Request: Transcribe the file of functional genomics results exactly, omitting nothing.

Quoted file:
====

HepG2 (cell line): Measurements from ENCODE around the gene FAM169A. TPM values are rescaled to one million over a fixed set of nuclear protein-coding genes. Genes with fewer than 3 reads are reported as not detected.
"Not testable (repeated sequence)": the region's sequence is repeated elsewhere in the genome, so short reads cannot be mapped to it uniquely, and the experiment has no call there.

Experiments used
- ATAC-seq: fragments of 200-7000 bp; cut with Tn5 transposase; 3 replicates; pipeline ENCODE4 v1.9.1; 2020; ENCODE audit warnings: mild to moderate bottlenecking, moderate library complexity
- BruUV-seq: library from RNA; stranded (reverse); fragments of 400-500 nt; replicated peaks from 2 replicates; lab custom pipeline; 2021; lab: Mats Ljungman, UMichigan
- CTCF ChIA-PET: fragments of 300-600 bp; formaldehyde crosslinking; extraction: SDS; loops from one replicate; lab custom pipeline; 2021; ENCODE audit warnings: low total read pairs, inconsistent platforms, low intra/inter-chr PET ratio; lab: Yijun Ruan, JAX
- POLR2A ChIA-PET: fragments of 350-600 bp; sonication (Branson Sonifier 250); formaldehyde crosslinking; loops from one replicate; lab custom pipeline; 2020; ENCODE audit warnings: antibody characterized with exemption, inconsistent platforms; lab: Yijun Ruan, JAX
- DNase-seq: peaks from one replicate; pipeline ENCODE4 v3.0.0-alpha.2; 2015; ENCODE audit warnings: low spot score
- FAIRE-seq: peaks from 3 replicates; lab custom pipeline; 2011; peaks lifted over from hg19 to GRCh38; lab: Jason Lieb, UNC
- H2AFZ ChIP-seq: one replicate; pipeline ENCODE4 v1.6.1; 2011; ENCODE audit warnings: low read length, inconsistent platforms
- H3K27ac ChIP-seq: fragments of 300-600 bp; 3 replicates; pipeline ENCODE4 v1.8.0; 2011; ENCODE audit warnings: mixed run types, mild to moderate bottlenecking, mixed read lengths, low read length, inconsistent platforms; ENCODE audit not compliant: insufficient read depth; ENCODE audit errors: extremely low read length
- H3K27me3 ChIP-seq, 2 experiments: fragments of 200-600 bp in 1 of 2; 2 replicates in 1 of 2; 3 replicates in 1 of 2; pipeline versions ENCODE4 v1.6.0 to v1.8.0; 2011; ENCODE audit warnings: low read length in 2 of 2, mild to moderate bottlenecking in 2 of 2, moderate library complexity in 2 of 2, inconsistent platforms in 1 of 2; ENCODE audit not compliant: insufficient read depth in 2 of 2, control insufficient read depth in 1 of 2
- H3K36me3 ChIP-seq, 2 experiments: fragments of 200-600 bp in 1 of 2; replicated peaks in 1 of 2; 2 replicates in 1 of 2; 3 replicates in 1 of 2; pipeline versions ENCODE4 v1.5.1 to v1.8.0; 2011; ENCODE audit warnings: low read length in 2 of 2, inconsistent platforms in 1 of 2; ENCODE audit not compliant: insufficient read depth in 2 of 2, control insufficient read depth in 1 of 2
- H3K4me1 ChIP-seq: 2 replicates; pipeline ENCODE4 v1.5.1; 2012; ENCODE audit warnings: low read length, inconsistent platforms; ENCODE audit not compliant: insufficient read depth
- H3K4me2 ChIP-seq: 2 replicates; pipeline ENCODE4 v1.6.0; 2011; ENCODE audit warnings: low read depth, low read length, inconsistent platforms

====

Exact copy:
HepG2 (cell line): Measurements from ENCODE around the gene FAM169A. TPM values are rescaled to one million over a fixed set of nuclear protein-coding genes. Genes with fewer than 3 reads are reported as not detected.
"Not testable (repeated sequence)": the region's sequence is repeated elsewhere in the genome, so short reads cannot be mapped to it uniquely, and the experiment has no call there.

Experiments used
- ATAC-seq: fragments of 200-7000 bp; cut with Tn5 transposase; 3 replicates; pipeline ENCODE4 v1.9.1; 2020; ENCODE audit warnings: mild to moderate bottlenecking, moderate library complexity
- BruUV-seq: library from RNA; stranded (reverse); fragments of 400-500 nt; replicated peaks from 2 replicates; lab custom pipeline; 2021; lab: Mats Ljungman, UMichigan
- CTCF ChIA-PET: fragments of 300-600 bp; formaldehyde crosslinking; extraction: SDS; loops from one replicate; lab custom pipeline; 2021; ENCODE audit warnings: low total read pairs, inconsistent platforms, low intra/inter-chr PET ratio; lab: Yijun Ruan, JAX
- POLR2A ChIA-PET: fragments of 350-600 bp; sonication (Branson Sonifier 250); formaldehyde crosslinking; loops from one replicate; lab custom pipeline; 2020; ENCODE audit warnings: antibody characterized with exemption, inconsistent platforms; lab: Yijun Ruan, JAX
- DNase-seq: peaks from one replicate; pipeline ENCODE4 v3.0.0-alpha.2; 2015; ENCODE audit warnings: low spot score
- FAIRE-seq: peaks from 3 replicates; lab custom pipeline; 2011; peaks lifted over from hg19 to GRCh38; lab: Jason Lieb, UNC
- H2AFZ ChIP-seq: one replicate; pipeline ENCODE4 v1.6.1; 2011; ENCODE audit warnings: low read length, inconsistent platforms
- H3K27ac ChIP-seq: fragments of 300-600 bp; 3 replicates; pipeline ENCODE4 v1.8.0; 2011; ENCODE audit warnings: mixed run types, mild to moderate bottlenecking, mixed read lengths, low read length, inconsistent platforms; ENCODE audit not compliant: insufficient read depth; ENCODE audit errors: extremely low read length
- H3K27me3 ChIP-seq, 2 experiments: fragments of 200-600 bp in 1 of 2; 2 replicates in 1 of 2; 3 replicates in 1 of 2; pipeline versions ENCODE4 v1.6.0 to v1.8.0; 2011; ENCODE audit warnings: low read length in 2 of 2, mild to moderate bottlenecking in 2 of 2, moderate library complexity in 2 of 2, inconsistent platforms in 1 of 2; ENCODE audit not compliant: insufficient read depth in 2 of 2, control insufficient read depth in 1 of 2
- H3K36me3 ChIP-seq, 2 experiments: fragments of 200-600 bp in 1 of 2; replicated peaks in 1 of 2; 2 replicates in 1 of 2; 3 replicates in 1 of 2; pipeline versions ENCODE4 v1.5.1 to v1.8.0; 2011; ENCODE audit warnings: low read length in 2 of 2, inconsistent platforms in 1 of 2; ENCODE audit not compliant: insufficient read depth in 2 of 2, control insufficient read depth in 1 of 2
- H3K4me1 ChIP-seq: 2 replicates; pipeline ENCODE4 v1.5.1; 2012; ENCODE audit warnings: low read length, inconsistent platforms; ENCODE audit not compliant: insufficient read depth
- H3K4me2 ChIP-seq: 2 replicates; pipeline ENCODE4 v1.6.0; 2011; ENCODE audit warnings: low read depth, low read length, inconsistent platforms